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article imageYellowstone oil spill contaminates town's water supply

By Karen Graham     Jan 20, 2015 in Environment
Glendive - Crude oil from the pipeline breach along the Yellowstone River has seeped into the town of Glendive's drinking water, the Environmental Protection Agency said on Monday evening. The EPA is calling the crude oil spill "significant."
The Jackson Hole News reported that Bridger Pipeline Company spokesman Bill Salvin said on Monday that the company is confident that no more than 1,200 barrels, 50,000 gallons, of crude oil spilled into the river during the hour-long breach.
“Oil has made it into the river,” Salvin said. “We do not know how much.”
The oil has traveled at least 60 miles downstream from the site near Glendive. The EPA's on-scene coordinator, Paul Peronard, said there was an oil sheen seen on the river near Sidney, almost 60 river miles downstream from Glendive. Booms have been placed in areas of the river with open water to try and trap the oil.
Another collection site near Crane has been set up about 30 miles down river from the breach site. “We want to put up a backstop so no free oil can get past this location,” Peronard said Monday. He acknowledged that it will be difficult finding the rest of the oil because it is trapped under ice covering a lot of the river. “We really can’t see it, so we’re going to have to hunt and peck through ice to get it out,” Peronard said.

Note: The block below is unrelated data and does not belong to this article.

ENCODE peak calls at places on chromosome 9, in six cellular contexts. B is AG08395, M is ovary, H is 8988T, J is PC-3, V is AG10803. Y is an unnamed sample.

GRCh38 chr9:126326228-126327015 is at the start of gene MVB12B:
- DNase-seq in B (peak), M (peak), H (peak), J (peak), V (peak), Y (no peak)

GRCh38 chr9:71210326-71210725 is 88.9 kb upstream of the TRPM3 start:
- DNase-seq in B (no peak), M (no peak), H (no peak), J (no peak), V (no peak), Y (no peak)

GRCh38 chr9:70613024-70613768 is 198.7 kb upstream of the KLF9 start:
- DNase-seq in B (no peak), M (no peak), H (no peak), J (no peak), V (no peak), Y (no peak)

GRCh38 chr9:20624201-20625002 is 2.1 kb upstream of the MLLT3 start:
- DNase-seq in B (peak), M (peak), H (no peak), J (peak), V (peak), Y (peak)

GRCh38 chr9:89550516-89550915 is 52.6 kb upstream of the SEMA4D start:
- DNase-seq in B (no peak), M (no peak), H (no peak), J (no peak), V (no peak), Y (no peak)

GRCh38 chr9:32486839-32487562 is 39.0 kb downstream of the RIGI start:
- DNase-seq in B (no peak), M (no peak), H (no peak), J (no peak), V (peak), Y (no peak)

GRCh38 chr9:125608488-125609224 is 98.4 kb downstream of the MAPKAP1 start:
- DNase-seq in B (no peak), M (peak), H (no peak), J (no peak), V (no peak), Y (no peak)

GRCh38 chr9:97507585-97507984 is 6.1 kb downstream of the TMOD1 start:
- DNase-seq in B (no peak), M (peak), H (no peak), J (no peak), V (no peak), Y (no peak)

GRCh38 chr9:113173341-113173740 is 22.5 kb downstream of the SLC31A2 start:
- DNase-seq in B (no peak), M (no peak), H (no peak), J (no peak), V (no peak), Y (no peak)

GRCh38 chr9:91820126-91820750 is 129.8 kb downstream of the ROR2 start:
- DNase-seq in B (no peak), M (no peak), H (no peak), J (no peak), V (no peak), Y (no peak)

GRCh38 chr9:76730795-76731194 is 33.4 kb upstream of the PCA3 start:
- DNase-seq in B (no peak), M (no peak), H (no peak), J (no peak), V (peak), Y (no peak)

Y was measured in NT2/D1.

High levels of hydrocarbons in drinking water
The town of Glendive has a population of 5,300 people and is about 40 miles west of the North Dakota border. Considered the agricultural hub of Eastern Montana, Glendive is five miles down river from the pipeline breach.
“The initial results of samples taken from the City of Glendive’s drinking water system indicate the presence of hydrocarbons at elevated levels, and water intakes in the river have been closed,” the EPA said in a statement.
Glendive City Council member Gerald Reichert was just one of many residents who noticed a strange odor in the water coming out of the kitchen tap. "Suddenly at our house there was a definite smell. It was a diesel smell," Reichert told reporters.
State and federal officials started trucking in water Monday evening, and an advisory is in effect until a plan is in place to flush out the intake system. Montana Governor Steve Bullock toured the spill site on Monday and said he expected Bridger to continue its cleanup efforts "until it's cleaned up to our standards." "The water's a concern," Bullock said. "I expect Bridger to continue and provide all the resources needed."
More about yellowstone river, pipeline breach, town of glendive, Drinking water, Bridger pipeline company
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